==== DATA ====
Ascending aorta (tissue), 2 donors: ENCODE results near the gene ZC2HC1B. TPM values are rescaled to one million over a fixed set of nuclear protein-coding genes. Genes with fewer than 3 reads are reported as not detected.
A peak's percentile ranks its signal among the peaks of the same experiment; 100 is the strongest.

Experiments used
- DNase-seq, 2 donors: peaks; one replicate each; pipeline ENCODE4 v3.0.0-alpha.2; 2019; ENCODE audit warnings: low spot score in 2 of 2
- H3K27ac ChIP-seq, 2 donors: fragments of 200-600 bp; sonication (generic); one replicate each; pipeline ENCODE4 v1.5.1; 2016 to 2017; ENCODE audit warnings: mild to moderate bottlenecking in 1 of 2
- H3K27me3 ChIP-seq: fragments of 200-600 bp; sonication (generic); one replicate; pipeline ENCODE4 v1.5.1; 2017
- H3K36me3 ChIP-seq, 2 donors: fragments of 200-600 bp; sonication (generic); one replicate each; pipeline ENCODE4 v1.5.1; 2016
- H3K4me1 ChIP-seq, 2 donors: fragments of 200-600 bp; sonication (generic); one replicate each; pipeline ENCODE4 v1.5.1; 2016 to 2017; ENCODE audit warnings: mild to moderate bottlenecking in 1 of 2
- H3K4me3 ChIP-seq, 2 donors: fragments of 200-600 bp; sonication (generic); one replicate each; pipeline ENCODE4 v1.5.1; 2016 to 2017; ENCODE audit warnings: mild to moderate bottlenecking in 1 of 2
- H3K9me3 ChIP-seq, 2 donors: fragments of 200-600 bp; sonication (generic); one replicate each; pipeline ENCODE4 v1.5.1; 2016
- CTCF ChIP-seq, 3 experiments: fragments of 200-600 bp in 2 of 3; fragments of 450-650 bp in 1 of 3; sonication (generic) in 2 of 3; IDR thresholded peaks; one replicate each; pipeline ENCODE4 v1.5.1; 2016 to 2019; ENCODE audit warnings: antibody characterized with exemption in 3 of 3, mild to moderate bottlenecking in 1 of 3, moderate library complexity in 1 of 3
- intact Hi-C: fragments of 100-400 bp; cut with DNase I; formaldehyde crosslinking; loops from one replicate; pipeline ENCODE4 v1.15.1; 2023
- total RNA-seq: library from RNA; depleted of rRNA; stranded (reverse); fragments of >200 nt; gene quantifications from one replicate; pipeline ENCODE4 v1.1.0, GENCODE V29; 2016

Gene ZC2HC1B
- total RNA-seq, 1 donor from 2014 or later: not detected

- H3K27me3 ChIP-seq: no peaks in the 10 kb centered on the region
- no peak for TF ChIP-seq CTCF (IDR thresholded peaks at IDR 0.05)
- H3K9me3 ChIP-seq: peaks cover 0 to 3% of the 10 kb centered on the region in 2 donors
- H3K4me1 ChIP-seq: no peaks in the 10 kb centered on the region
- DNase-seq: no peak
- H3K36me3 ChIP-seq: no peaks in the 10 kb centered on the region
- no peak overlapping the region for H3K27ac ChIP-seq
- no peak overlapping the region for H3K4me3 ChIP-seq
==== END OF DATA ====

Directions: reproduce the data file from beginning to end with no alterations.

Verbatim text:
Ascending aorta (tissue), 2 donors: ENCODE results near the gene ZC2HC1B. TPM values are rescaled to one million over a fixed set of nuclear protein-coding genes. Genes with fewer than 3 reads are reported as not detected.
A peak's percentile ranks its signal among the peaks of the same experiment; 100 is the strongest.

Experiments used
- DNase-seq, 2 donors: peaks; one replicate each; pipeline ENCODE4 v3.0.0-alpha.2; 2019; ENCODE audit warnings: low spot score in 2 of 2
- H3K27ac ChIP-seq, 2 donors: fragments of 200-600 bp; sonication (generic); one replicate each; pipeline ENCODE4 v1.5.1; 2016 to 2017; ENCODE audit warnings: mild to moderate bottlenecking in 1 of 2
- H3K27me3 ChIP-seq: fragments of 200-600 bp; sonication (generic); one replicate; pipeline ENCODE4 v1.5.1; 2017
- H3K36me3 ChIP-seq, 2 donors: fragments of 200-600 bp; sonication (generic); one replicate each; pipeline ENCODE4 v1.5.1; 2016
- H3K4me1 ChIP-seq, 2 donors: fragments of 200-600 bp; sonication (generic); one replicate each; pipeline ENCODE4 v1.5.1; 2016 to 2017; ENCODE audit warnings: mild to moderate bottlenecking in 1 of 2
- H3K4me3 ChIP-seq, 2 donors: fragments of 200-600 bp; sonication (generic); one replicate each; pipeline ENCODE4 v1.5.1; 2016 to 2017; ENCODE audit warnings: mild to moderate bottlenecking in 1 of 2
- H3K9me3 ChIP-seq, 2 donors: fragments of 200-600 bp; sonication (generic); one replicate each; pipeline ENCODE4 v1.5.1; 2016
- CTCF ChIP-seq, 3 experiments: fragments of 200-600 bp in 2 of 3; fragments of 450-650 bp in 1 of 3; sonication (generic) in 2 of 3; IDR thresholded peaks; one replicate each; pipeline ENCODE4 v1.5.1; 2016 to 2019; ENCODE audit warnings: antibody characterized with exemption in 3 of 3, mild to moderate bottlenecking in 1 of 3, moderate library complexity in 1 of 3
- intact Hi-C: fragments of 100-400 bp; cut with DNase I; formaldehyde crosslinking; loops from one replicate; pipeline ENCODE4 v1.15.1; 2023
- total RNA-seq: library from RNA; depleted of rRNA; stranded (reverse); fragments of >200 nt; gene quantifications from one replicate; pipeline ENCODE4 v1.1.0, GENCODE V29; 2016

Gene ZC2HC1B
- total RNA-seq, 1 donor from 2014 or later: not detected

- H3K27me3 ChIP-seq: no peaks in the 10 kb centered on the region
- no peak for TF ChIP-seq CTCF (IDR thresholded peaks at IDR 0.05)
- H3K9me3 ChIP-seq: peaks cover 0 to 3% of the 10 kb centered on the region in 2 donors
- H3K4me1 ChIP-seq: no peaks in the 10 kb centered on the region
- DNase-seq: no peak
- H3K36me3 ChIP-seq: no peaks in the 10 kb centered on the region
- no peak overlapping the region for H3K27ac ChIP-seq
- no peak overlapping the region for H3K4me3 ChIP-seq